Potassium sorbate (or k-sorbate) is a common additive used in wine kits. It’s usually added in the form of a power after fermentation has completed. But what does it do? What precautions should winemakers be taking when using it? Potassium sorbate should always be used in combination with Potassium Mmetabisulphite.
WHAT DOES POTASSIUM SORBATE DO?
Potassium sorbate, a stabilizing agent, must be used with care. Simply put potassium sorbate is used to prevent spoilage by yeasts and molds in a finished wine. It does this by rendering these micro-organisms unable to reproduce.
It is added to wines that have completed fermentation to prevent spoilage but also to prevent further fermentation of sugars added after fermentation such as when you back sweeten a wine. In the case of wine kits you would add potassium sorbate prior to adding the “f-pack” (grape juice concentrate).
Usually you wouldn’t add potassium sorbate to a dry red wine because the sugars have been completely exhausted and the additive is not needed.
Potassium sorbate should always be used at the same time with potassium metabisulfite. Together they make for a rather inhospitable place for micro organisms.
The sulfites from potassium metabisulfite removes the oxygen from your wine to prevent micro-organisms from getting established while sorbic acid from potassium sorbate renders yeasts and molds unable to reproduce.
LIMITATIONS OF POTASSIUM SORBATE.
While this additive does stabilize wines it does have three distinct limitations. First, it is ineffective against bacteria.
If stray bacteria or lactic acid bacteria were to get in your wine while using only potassium sorbate it would not prevent spoilage or malolactic fermentation (as caused by lactic acid bacteria). The combination of sulfites and sorbate help reduce your risks of this as mentioned before.
The second limitation of potassium sorbate is the length of time it is effective. Once added to wine it stays in the desireable form of sorbic acid only for a short time. Over time it breaks down into ethyl sorbate which can add notes of pineapple or celery to your wine.
The change into ethyl sorbate is not preventable. By using potassium sorbate winemakers are putting a definite shelf life on their wines before they pick up these off flavors.
The third limitation is that it reacts poorly with lactic acid bacteria. According to my research it can produce strong geranium odors which most wine drinkers consider a flaw. The addition of potassium metabisulphite prevents this.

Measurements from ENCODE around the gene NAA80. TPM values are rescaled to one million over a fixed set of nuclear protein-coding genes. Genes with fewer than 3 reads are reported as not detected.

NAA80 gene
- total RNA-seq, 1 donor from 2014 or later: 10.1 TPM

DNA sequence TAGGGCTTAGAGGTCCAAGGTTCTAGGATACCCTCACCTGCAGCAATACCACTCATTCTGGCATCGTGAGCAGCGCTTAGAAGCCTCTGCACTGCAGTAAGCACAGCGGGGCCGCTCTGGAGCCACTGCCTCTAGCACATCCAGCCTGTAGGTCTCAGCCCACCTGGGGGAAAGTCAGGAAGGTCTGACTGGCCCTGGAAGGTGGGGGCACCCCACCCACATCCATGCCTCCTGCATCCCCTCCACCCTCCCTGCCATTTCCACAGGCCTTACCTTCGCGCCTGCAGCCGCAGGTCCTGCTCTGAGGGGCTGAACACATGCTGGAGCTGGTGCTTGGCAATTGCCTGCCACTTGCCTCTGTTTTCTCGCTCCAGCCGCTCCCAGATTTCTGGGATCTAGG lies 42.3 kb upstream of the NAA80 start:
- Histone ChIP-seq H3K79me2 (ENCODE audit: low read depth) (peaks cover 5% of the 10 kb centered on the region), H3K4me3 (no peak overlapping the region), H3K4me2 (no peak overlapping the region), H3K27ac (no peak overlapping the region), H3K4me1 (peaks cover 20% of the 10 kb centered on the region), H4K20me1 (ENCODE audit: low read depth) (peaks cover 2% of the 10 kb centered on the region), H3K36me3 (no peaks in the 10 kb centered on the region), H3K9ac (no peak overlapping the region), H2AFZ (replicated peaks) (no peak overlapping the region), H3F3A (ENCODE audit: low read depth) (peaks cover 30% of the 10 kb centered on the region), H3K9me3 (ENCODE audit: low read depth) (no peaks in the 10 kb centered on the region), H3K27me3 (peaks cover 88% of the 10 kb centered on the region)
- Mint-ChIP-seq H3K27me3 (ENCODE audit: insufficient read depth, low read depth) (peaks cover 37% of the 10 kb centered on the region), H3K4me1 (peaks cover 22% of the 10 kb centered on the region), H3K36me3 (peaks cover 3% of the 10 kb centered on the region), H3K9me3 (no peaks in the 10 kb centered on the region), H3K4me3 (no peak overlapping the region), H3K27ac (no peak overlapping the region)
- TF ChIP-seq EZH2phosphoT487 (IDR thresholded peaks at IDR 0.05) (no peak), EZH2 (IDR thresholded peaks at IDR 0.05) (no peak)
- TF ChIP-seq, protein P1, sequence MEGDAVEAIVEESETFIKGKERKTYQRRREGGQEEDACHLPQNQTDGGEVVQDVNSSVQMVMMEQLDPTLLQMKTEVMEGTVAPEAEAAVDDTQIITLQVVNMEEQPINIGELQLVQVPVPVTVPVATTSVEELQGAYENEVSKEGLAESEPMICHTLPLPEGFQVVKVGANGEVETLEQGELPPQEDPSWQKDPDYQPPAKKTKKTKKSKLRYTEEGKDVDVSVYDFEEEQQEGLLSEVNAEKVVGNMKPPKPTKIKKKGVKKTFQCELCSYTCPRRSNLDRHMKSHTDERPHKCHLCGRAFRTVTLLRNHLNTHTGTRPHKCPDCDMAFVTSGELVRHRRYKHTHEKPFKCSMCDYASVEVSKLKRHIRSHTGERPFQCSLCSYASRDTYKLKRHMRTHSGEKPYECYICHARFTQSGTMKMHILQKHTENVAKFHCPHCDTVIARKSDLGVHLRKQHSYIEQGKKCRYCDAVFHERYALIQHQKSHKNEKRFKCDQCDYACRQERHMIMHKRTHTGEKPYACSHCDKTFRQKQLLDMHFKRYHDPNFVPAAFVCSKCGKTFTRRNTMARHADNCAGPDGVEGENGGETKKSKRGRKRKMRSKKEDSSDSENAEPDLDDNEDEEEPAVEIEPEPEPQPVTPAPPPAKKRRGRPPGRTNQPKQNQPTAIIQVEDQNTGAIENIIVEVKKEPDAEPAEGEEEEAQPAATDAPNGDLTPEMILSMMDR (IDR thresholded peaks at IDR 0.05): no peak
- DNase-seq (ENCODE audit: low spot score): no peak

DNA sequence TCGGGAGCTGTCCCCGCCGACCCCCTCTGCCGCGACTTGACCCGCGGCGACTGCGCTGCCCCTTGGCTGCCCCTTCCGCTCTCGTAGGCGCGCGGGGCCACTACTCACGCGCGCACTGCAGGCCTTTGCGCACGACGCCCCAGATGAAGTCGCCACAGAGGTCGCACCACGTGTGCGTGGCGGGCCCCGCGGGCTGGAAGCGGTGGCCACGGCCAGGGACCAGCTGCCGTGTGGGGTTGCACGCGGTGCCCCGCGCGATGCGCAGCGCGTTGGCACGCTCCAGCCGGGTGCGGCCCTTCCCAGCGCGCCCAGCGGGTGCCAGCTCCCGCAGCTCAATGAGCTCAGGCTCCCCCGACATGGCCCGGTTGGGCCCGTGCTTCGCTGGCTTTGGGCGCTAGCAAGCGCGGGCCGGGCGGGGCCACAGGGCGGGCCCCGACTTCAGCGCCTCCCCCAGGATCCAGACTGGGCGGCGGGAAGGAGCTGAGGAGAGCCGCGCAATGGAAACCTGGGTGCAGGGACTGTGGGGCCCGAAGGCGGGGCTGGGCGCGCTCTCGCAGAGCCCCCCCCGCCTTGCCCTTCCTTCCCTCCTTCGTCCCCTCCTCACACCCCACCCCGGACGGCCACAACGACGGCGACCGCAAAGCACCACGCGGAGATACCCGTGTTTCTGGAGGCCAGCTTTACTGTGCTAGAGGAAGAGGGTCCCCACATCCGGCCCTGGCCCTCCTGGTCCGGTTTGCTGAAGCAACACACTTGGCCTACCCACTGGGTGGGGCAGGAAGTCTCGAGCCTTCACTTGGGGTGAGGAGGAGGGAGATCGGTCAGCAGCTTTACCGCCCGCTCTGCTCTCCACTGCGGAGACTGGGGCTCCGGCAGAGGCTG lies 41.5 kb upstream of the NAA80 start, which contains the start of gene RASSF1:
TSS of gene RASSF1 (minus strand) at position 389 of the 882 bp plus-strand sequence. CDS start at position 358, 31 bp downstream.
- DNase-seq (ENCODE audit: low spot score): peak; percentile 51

Because of these limitations many wineries do not use potassium sorbate. They opt to stabilize with sulfites only an rely on their ability to properly sanitize everything to prevent spoilage. Interestingly, wines with potassium sorbate may not be classified as organic.
PRECAUTIONS WHEN USING POTASSIUM SORBATE.
Despite these limitations kit manufacturers include potassium sorbate in their wine making kits. This is to make sure the wine is as stable as possible even if there were some equipment sanitation lapses.
Potassium sorbate should be stored in a dry area away from heat and light. Storage temperatures should not exceed 100 degrees (F).
Like many additives potassium sorbate is an eye irritant. Should you get any in your eyes flush them with water for 15 minutes and get medical attention.
Lastly, and most importantly, paper or cloths that have absorbed potassium sorbate may spontaneously ignite! So be very careful when cleaning up sorbate spills in your wine making area.
If you do spill and use paper towels or a cloth to sop it up be sure to rinse them thoroughly. I’d also be very reluctant to use this additive in a carpeted area as it would be difficult to remove it without a steam cleaner handy.
SHOULD I EVEN USE IT?
With all the potential flavor issues that potassium sorbate can cause it’s good to ask yourself if you should even use it.
On one hand if you’re new to wine making and you’re using a kit I suggest following the directions completely. Once you have a kit or two under your belt, however, then you can think about leaving it out.
If you’re working with frozen must or fresh fruit that will make a wine that can stand a little aging it’s worth considering leaving it out.
The best thing you can do though is seek experienced advice when it comes to additives.